In a world first, New Zealand domestic violence victims will be able to take up to 10 days paid leave, but Jan Logie says there's still a way to go.
A new Bill has passed its third reading with support from the Government and Green Party, while National refused to support the Bill.
Ms Logie, Parliamentary Undersecretary to the Minister of Justice, says the Bill's passing is not the end of the discussion.
"We need to be actually taking a really considered look at what we're doing," she said.
Domestic violence charity Shine welcomed the Bill, which it says will ensure a basic level of support from employers.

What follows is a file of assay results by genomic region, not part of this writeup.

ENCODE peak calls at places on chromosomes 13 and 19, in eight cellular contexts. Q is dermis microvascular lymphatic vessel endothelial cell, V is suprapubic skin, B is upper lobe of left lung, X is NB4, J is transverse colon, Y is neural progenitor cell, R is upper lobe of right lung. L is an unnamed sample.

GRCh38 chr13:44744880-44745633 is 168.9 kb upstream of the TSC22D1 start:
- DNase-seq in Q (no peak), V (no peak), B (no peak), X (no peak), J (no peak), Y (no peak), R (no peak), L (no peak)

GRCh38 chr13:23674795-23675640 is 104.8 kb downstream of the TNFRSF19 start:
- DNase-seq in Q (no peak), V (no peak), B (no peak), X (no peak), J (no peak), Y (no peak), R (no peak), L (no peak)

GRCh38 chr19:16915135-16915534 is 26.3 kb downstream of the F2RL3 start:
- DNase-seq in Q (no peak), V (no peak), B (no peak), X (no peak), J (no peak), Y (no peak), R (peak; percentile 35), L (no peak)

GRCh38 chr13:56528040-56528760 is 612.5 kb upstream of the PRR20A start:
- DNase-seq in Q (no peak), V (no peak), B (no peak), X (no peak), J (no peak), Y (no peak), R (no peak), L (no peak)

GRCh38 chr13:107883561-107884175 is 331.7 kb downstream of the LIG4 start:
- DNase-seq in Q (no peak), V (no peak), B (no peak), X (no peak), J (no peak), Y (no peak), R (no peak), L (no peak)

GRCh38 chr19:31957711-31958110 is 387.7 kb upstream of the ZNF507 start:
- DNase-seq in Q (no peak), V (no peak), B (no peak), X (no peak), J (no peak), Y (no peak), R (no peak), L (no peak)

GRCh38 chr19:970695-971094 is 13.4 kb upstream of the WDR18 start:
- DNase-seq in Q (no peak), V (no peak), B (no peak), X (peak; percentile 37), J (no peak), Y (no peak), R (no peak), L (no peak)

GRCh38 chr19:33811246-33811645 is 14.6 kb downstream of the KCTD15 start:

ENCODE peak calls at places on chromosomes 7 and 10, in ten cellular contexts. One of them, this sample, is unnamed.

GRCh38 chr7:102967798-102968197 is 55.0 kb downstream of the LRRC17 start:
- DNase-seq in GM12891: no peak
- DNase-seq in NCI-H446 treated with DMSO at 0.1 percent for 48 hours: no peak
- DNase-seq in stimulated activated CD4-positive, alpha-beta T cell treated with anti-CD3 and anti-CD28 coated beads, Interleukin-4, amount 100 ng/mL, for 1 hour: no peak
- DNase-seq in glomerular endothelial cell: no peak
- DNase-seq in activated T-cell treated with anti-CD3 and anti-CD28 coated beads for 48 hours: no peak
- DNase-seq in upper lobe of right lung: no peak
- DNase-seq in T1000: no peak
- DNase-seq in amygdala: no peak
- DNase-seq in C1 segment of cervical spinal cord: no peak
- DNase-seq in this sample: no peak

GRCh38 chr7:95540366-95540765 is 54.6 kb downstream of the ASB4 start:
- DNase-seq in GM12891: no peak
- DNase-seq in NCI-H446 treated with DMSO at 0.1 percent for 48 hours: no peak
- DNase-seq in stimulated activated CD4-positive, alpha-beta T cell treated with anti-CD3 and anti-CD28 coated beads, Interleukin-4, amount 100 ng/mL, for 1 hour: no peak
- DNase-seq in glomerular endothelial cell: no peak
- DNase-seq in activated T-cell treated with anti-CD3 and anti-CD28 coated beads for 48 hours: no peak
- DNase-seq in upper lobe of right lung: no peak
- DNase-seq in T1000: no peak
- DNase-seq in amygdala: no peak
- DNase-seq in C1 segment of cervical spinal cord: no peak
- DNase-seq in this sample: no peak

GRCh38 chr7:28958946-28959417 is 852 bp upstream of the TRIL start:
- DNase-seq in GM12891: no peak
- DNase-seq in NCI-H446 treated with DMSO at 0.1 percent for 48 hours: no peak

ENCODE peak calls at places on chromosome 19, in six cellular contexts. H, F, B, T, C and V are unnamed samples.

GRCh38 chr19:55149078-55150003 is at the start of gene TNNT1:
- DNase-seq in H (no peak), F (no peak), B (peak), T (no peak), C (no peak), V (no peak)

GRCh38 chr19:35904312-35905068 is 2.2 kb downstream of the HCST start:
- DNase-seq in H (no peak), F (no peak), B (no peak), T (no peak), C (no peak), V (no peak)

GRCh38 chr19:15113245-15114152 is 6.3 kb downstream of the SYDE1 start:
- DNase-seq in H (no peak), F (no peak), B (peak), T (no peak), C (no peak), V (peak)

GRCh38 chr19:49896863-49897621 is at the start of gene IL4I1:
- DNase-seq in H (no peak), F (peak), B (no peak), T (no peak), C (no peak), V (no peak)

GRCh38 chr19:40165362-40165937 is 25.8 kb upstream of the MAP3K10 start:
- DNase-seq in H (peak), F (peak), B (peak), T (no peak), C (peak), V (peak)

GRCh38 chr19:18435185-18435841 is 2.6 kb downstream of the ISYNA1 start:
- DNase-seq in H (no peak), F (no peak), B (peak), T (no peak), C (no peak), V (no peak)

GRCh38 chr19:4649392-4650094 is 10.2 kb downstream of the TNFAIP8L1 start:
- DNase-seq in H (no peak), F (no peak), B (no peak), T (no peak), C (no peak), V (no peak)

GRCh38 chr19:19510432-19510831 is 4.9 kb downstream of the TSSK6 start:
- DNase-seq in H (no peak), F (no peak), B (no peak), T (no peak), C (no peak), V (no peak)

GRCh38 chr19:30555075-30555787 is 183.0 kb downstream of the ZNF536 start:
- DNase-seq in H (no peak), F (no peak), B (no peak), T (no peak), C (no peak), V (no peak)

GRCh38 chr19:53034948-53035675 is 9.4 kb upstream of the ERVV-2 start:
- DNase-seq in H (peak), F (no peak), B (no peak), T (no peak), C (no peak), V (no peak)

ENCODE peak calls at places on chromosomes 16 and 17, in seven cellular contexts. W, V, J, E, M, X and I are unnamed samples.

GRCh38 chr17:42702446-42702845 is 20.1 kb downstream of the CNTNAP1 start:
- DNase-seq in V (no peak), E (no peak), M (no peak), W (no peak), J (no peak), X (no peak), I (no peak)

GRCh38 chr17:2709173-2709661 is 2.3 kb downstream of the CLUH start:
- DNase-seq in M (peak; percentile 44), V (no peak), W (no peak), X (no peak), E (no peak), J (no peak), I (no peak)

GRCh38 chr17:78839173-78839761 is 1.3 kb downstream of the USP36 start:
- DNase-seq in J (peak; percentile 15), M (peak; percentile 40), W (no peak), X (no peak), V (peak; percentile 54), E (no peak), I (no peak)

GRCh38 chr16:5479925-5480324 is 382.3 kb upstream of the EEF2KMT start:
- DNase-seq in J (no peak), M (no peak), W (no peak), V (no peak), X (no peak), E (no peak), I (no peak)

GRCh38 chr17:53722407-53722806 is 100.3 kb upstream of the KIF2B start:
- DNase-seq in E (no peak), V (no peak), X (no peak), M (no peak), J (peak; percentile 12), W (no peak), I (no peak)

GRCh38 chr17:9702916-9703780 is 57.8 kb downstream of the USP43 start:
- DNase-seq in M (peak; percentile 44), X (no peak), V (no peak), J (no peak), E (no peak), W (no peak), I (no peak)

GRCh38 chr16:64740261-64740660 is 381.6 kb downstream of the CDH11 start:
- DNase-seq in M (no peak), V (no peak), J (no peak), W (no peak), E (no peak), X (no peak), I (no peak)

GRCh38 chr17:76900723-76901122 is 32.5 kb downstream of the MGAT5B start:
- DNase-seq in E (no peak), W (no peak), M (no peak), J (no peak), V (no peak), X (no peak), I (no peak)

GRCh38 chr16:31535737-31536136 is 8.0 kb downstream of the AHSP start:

"What they end up with is a really loyal employee who loves where they work and appreciates their employer and it means that that employer doesn't have to recruit for that vacancy again," said spokesperson Holly Carrington.
National's Justice spokesperson Mark Mitchell said the party could not support the Bill because it could disadvantage women in the workplace.
"Ultimately, employers will start to filter and start to look at whether or not they want to hire someone that may present a risk around domestic violence because ultimately it could impact on their business," he said.
"Jan Logie's Bill is not going to prevent or stop one domestic violence attack against a woman... And actually if the Government really believes in this Bill, then fund it - don't pass the cost onto small and medium businesses."